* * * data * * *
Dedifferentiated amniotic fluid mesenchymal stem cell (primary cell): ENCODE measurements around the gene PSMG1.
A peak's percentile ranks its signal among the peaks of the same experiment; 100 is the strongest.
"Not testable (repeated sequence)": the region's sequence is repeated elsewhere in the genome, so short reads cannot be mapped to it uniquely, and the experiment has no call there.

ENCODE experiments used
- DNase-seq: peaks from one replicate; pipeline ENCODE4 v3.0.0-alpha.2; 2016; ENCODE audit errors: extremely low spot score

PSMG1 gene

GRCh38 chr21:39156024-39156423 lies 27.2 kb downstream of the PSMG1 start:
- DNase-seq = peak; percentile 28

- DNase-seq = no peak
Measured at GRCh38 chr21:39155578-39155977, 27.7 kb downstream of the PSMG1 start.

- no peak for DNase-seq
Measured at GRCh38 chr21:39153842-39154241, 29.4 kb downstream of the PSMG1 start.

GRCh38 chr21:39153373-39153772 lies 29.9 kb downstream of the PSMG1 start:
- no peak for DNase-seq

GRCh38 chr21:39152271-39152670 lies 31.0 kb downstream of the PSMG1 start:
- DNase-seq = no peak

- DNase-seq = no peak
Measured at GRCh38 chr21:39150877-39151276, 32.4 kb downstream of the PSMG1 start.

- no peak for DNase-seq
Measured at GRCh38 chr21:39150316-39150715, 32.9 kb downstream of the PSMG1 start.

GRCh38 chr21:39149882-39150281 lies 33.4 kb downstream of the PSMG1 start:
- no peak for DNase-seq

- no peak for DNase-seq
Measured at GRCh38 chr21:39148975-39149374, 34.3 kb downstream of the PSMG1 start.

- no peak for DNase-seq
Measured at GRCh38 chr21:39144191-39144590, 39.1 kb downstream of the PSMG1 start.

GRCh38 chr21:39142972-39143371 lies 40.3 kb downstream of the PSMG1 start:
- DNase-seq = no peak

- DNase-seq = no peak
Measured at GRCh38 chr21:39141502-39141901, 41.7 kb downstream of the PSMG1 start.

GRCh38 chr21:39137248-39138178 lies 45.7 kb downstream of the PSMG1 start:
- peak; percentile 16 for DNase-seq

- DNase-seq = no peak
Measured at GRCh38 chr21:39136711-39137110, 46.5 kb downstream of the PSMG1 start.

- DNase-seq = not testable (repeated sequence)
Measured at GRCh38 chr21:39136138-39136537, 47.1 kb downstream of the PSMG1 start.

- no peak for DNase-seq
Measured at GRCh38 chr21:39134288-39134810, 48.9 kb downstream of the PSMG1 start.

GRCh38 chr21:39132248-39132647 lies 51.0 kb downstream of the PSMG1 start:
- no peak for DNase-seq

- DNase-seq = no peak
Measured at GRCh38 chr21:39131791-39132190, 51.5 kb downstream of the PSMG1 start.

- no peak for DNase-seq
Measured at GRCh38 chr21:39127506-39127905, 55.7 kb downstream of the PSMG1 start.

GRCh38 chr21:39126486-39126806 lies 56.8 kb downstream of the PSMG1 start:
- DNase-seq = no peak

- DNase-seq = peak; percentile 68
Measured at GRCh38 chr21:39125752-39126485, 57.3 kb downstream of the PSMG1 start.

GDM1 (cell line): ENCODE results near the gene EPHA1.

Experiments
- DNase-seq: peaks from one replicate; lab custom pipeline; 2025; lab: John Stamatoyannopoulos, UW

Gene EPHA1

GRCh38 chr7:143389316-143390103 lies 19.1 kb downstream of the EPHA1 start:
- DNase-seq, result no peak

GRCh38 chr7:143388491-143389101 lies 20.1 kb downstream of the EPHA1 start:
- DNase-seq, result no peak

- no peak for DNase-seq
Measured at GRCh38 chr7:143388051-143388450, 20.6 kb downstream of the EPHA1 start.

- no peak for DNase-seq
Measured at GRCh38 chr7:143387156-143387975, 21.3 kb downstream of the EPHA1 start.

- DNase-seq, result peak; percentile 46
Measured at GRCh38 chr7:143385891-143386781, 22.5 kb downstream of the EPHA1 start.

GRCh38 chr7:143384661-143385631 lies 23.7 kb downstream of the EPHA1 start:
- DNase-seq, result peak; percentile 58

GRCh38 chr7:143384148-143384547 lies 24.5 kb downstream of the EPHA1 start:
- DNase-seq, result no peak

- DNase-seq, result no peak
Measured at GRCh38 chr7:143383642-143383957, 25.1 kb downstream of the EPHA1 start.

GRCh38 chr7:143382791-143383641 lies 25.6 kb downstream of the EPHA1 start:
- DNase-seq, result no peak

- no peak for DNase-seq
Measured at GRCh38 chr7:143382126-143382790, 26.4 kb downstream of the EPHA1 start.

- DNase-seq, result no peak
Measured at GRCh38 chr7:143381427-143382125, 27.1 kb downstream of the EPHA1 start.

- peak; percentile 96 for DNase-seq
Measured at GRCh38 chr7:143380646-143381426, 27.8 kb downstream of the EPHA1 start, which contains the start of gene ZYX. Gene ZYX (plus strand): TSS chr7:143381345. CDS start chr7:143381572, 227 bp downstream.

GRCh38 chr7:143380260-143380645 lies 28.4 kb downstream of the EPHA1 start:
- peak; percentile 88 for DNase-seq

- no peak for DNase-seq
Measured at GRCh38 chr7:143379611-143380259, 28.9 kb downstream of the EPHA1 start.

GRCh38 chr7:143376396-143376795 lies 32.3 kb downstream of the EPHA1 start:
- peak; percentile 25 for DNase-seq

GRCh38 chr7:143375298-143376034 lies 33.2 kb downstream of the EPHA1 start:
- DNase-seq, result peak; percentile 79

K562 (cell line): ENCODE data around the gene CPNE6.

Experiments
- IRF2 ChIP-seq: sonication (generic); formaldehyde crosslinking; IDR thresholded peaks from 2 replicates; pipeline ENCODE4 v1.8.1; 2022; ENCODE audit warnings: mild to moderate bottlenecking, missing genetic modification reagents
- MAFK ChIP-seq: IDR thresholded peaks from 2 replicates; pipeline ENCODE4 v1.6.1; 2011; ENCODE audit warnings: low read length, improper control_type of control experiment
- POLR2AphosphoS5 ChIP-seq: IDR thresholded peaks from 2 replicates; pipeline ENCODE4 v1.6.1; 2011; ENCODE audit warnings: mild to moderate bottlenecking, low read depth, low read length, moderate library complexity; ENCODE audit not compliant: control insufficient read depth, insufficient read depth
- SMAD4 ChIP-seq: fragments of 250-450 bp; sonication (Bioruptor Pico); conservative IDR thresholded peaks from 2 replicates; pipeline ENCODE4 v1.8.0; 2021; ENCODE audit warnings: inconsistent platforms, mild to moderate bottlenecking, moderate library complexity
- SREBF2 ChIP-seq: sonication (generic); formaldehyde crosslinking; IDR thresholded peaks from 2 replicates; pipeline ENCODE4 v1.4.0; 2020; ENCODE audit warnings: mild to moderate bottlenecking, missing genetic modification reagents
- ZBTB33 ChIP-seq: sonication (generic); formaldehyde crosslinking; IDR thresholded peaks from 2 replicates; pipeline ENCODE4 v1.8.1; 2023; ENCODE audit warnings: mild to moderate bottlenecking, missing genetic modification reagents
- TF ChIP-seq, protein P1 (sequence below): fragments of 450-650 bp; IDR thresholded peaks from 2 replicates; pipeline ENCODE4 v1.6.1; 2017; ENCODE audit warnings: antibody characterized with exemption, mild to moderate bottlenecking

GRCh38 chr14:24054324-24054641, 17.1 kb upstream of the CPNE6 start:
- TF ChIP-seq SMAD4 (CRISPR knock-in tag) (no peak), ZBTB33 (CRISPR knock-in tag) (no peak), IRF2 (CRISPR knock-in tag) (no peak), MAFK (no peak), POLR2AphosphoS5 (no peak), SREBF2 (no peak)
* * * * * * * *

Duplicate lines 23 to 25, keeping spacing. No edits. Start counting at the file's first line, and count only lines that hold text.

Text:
- no peak for DNase-seq
Measured at GRCh38 chr21:39148975-39149374, 34.3 kb downstream of the PSMG1 start.

- no peak for DNase-seq